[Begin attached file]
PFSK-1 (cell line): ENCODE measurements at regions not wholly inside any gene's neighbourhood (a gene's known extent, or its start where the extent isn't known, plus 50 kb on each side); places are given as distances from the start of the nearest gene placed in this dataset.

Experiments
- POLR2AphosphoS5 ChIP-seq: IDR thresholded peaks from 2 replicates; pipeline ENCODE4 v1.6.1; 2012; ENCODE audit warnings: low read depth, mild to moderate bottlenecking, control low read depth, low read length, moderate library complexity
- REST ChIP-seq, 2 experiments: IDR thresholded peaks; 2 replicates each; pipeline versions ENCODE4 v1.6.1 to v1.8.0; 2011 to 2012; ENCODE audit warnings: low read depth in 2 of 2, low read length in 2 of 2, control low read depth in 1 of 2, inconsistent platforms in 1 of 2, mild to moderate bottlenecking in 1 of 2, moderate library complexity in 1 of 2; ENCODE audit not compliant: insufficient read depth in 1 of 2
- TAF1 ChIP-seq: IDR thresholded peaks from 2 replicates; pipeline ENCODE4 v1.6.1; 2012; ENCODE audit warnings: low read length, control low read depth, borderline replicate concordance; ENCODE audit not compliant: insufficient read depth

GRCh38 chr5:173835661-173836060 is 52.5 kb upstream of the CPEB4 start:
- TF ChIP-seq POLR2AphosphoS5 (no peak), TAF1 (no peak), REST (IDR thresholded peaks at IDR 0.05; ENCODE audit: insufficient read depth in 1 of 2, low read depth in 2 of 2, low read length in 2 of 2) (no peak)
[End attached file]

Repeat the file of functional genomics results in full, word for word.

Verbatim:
PFSK-1 (cell line): ENCODE measurements at regions not wholly inside any gene's neighbourhood (a gene's known extent, or its start where the extent isn't known, plus 50 kb on each side); places are given as distances from the start of the nearest gene placed in this dataset.

Experiments
- POLR2AphosphoS5 ChIP-seq: IDR thresholded peaks from 2 replicates; pipeline ENCODE4 v1.6.1; 2012; ENCODE audit warnings: low read depth, mild to moderate bottlenecking, control low read depth, low read length, moderate library complexity
- REST ChIP-seq, 2 experiments: IDR thresholded peaks; 2 replicates each; pipeline versions ENCODE4 v1.6.1 to v1.8.0; 2011 to 2012; ENCODE audit warnings: low read depth in 2 of 2, low read length in 2 of 2, control low read depth in 1 of 2, inconsistent platforms in 1 of 2, mild to moderate bottlenecking in 1 of 2, moderate library complexity in 1 of 2; ENCODE audit not compliant: insufficient read depth in 1 of 2
- TAF1 ChIP-seq: IDR thresholded peaks from 2 replicates; pipeline ENCODE4 v1.6.1; 2012; ENCODE audit warnings: low read length, control low read depth, borderline replicate concordance; ENCODE audit not compliant: insufficient read depth

GRCh38 chr5:173835661-173836060 is 52.5 kb upstream of the CPEB4 start:
- TF ChIP-seq POLR2AphosphoS5 (no peak), TAF1 (no peak), REST (IDR thresholded peaks at IDR 0.05; ENCODE audit: insufficient read depth in 1 of 2, low read depth in 2 of 2, low read length in 2 of 2) (no peak)